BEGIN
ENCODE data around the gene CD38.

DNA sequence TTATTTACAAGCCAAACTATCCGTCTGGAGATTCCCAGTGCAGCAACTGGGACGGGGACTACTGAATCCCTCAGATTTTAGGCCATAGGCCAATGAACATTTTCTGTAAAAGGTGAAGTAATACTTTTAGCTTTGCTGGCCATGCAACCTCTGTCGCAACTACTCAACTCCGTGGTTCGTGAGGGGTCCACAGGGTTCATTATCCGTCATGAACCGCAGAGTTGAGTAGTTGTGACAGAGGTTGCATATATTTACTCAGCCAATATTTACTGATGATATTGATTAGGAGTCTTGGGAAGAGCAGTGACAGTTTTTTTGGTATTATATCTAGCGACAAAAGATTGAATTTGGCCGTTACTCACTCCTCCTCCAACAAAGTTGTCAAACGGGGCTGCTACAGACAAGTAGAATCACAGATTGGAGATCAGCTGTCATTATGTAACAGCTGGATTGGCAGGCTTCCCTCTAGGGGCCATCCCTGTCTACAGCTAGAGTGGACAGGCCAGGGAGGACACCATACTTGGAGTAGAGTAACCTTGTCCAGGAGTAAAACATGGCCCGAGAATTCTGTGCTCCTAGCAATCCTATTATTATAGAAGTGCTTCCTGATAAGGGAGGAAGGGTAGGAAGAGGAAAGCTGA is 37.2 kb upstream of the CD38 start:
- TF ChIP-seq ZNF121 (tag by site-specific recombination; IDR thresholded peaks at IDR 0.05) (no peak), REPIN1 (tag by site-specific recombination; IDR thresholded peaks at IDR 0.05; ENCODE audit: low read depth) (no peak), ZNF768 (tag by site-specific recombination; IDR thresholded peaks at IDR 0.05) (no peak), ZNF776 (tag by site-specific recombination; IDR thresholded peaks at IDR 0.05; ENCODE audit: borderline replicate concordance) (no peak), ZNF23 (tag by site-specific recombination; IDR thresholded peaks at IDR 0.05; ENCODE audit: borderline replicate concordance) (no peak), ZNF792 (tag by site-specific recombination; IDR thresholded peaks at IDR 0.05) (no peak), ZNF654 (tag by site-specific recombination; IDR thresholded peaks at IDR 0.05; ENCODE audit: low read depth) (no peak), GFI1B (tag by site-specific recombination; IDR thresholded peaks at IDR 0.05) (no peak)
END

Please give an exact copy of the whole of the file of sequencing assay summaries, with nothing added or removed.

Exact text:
ENCODE data around the gene CD38.

DNA sequence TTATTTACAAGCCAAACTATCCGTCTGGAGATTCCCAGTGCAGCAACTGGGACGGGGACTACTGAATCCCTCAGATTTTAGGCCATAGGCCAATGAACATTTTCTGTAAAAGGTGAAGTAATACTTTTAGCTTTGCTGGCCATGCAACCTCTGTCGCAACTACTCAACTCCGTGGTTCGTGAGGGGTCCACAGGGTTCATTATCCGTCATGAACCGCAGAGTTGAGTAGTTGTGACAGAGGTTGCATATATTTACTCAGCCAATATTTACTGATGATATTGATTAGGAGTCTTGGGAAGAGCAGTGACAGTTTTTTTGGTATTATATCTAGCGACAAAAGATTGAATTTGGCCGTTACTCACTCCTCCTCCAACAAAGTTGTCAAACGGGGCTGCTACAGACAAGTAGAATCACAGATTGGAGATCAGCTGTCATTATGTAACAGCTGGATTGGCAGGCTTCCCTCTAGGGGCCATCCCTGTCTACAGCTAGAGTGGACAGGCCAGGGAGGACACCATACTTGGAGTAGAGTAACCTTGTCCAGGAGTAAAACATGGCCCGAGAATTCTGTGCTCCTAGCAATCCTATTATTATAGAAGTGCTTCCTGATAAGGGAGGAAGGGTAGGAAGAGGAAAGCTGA is 37.2 kb upstream of the CD38 start:
- TF ChIP-seq ZNF121 (tag by site-specific recombination; IDR thresholded peaks at IDR 0.05) (no peak), REPIN1 (tag by site-specific recombination; IDR thresholded peaks at IDR 0.05; ENCODE audit: low read depth) (no peak), ZNF768 (tag by site-specific recombination; IDR thresholded peaks at IDR 0.05) (no peak), ZNF776 (tag by site-specific recombination; IDR thresholded peaks at IDR 0.05; ENCODE audit: borderline replicate concordance) (no peak), ZNF23 (tag by site-specific recombination; IDR thresholded peaks at IDR 0.05; ENCODE audit: borderline replicate concordance) (no peak), ZNF792 (tag by site-specific recombination; IDR thresholded peaks at IDR 0.05) (no peak), ZNF654 (tag by site-specific recombination; IDR thresholded peaks at IDR 0.05; ENCODE audit: low read depth) (no peak), GFI1B (tag by site-specific recombination; IDR thresholded peaks at IDR 0.05) (no peak)